When University of Maryland freshman Mike Manolatos pulled up to his dorm last Thursday, he was nervous. It was his first day at college and he had yet to meet his roommate.

"What kind of person would he be?" asks the 18-year-old from Rockville. "What kind of interests would he have? Would he be extroverted or introverted?"

Christopher Brown, 17, had already arrived from Glen Arm, Md. As he unpacked in their tight quarters, the worst possibilities bombarded his imagination. "I was afraid about studying," says Brown, who, like his roommate, is exchanging life with one sister for life with hundreds of undergraduates. "Get a phys ed major for a roommate and it gets hard to study."

In two hours, they'd declared themselves compatible: "We like the same music -- that's the first thing," says Brown. Manolatos agreed, "No problems so far. Not that there won't be any . . ."

Odds are, say experts, that most of the 2.25 million students across the country entering their first year of college this fall will run into adjustment snags. Most are beginners tossed into the deep end of social experience. Some sink, some swim.

But increasingly, college administrators and psychologists who blame intensified pressures of dorm life for part of campus drop-out rates, vandalism, alcoholism and drug abuse are attempting to equip students with "dorm life jackets" -- personal skills to keep freshmen afloat.

"Freshmen step from one world into the next," says Barbara Rexwinkle, associate director for residence life at the University of Delaware, Newark. "They are away from home for the first time. Everything that they have in terms of family, their current friends, life style, setting -- all of those things -- change at once."

Most colleges and universities provide first-year students with minimal preemptive guidance, usually the Roommate Starter Kit -- a how-to pamphlet widely distributed since 1981 and typically enclosed with orientation materials or left on dorm-room desk tops. While the six-page icebreaker attempts to start honest communication between new roommates about personal habits, prejudices, peeves and so on, some experts say more is needed.

Rexwinkle says that, as at the University of Delaware, a growing number of institutions provide informal group sessions aimed at sidetracking roommate crises. The top program, she says, is the University of Maryland's.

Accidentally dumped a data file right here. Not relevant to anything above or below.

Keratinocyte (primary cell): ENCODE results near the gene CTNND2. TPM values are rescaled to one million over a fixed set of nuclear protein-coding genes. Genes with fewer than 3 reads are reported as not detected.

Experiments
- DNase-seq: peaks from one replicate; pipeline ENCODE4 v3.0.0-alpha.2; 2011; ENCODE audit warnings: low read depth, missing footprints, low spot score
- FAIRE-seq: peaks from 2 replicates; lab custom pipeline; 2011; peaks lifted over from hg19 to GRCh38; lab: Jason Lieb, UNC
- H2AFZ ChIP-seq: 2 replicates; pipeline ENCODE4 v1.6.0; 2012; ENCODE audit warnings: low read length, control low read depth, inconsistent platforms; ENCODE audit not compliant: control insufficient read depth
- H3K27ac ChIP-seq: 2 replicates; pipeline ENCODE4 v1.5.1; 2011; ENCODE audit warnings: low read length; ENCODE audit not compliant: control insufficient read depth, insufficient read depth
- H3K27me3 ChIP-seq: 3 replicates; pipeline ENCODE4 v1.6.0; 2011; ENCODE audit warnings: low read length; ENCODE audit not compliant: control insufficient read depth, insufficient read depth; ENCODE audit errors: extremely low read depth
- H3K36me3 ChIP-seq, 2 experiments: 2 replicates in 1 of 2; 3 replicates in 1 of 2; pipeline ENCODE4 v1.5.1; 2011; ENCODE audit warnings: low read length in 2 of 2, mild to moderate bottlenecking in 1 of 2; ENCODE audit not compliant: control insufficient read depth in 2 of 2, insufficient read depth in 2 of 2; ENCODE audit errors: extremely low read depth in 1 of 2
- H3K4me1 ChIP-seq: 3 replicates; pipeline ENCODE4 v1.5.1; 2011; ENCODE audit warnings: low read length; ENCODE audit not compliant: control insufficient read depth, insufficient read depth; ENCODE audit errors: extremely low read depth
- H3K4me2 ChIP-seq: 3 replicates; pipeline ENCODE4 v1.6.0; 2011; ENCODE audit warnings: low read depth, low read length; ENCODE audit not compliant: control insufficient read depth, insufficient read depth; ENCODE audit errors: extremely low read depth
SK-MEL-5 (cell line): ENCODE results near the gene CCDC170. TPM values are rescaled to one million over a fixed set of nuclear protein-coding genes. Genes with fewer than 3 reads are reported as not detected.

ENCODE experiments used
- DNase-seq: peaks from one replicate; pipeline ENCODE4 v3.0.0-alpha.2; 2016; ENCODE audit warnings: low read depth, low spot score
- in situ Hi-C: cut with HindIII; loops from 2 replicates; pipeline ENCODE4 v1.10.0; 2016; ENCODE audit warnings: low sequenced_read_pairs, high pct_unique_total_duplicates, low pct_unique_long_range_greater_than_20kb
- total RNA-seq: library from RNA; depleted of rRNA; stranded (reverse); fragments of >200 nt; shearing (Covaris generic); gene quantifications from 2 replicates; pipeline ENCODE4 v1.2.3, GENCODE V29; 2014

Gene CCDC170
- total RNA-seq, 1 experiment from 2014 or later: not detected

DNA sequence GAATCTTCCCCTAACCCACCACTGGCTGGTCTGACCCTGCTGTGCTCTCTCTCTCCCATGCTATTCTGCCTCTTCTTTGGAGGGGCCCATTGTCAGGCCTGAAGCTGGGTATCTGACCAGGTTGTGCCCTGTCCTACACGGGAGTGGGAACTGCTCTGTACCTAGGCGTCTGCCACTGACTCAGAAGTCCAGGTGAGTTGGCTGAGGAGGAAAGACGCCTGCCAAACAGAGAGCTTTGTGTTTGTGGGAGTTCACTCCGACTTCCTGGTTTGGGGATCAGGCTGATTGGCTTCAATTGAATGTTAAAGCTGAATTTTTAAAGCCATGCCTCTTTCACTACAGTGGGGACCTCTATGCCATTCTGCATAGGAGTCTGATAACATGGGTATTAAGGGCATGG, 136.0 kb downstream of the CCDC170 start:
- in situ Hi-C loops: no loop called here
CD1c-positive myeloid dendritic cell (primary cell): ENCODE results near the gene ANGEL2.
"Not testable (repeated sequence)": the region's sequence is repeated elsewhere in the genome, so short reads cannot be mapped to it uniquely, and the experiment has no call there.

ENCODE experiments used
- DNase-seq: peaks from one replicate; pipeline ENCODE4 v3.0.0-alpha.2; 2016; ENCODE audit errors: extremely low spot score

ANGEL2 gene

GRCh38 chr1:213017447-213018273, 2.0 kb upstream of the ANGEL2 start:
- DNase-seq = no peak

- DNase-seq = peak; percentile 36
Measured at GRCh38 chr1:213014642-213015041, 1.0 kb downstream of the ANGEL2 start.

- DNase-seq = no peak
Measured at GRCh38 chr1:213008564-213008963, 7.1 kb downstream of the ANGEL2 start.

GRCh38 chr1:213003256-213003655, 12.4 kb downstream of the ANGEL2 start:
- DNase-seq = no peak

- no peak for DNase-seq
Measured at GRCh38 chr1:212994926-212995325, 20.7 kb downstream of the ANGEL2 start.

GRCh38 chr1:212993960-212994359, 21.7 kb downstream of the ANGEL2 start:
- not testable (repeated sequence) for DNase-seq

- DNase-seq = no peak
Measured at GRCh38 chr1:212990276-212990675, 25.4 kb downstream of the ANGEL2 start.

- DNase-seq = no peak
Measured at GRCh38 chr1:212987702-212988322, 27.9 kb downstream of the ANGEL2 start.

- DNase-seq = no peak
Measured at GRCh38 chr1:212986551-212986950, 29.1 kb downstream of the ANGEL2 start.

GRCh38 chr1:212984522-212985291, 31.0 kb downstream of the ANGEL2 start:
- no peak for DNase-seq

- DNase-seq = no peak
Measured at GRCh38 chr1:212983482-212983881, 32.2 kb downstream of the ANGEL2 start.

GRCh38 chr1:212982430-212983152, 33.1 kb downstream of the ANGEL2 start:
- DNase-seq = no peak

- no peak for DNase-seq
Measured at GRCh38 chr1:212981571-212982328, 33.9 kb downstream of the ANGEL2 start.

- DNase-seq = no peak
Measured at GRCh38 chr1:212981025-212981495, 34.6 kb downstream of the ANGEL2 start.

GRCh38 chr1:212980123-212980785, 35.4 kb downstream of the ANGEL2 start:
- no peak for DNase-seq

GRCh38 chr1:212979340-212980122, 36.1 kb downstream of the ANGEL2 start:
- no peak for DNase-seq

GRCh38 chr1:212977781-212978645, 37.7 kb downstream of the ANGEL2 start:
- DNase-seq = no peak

"Just holding on the lid isn't good enough," says Rexwinkle, who predicts students are going to seek out institutions where they can learn life skills. "People are very concerned about alcohol and drug abuse on campus, but they'd rather look at the outcomes -- the acting out of the loneliness and frustrations -- than the big picture," she says. "What's good about the Maryland program is that it looks at the big picture."

As freshmen carried boxes of belongings to newly assigned rooms, Michael Waldo walked through the University of Maryland's College Park dorms listening to perennial pieces of conversation. At 31, the assistant professor in the counseling and personnel services department looks too young to be the architect of what is probably the nation's most comprehensive college roommate relations program.

"So much energy and time is put into problems after they've occurred," says Waldo, who cites national surveys indicating one-third of college students show signs of emotional disturbance. "Not much can be done then because relationships sour. You can't always put 'em back together. My goal is to stop problems before they occur, to get students over that transitional hump."

The hump, says Waldo, is a convergence of four powerful "passages" in the life of any 17- or 18-year-old:

*Personality change: Trying to establish an identity and develop a capacity for intimacy. If it goes poorly, there is a sense of confusion and students can become withdrawn.

*Role change: From being a high school student dependent on family to being more independent and responsible for oneself. If that change is derailed, the student can become highly irresponsible.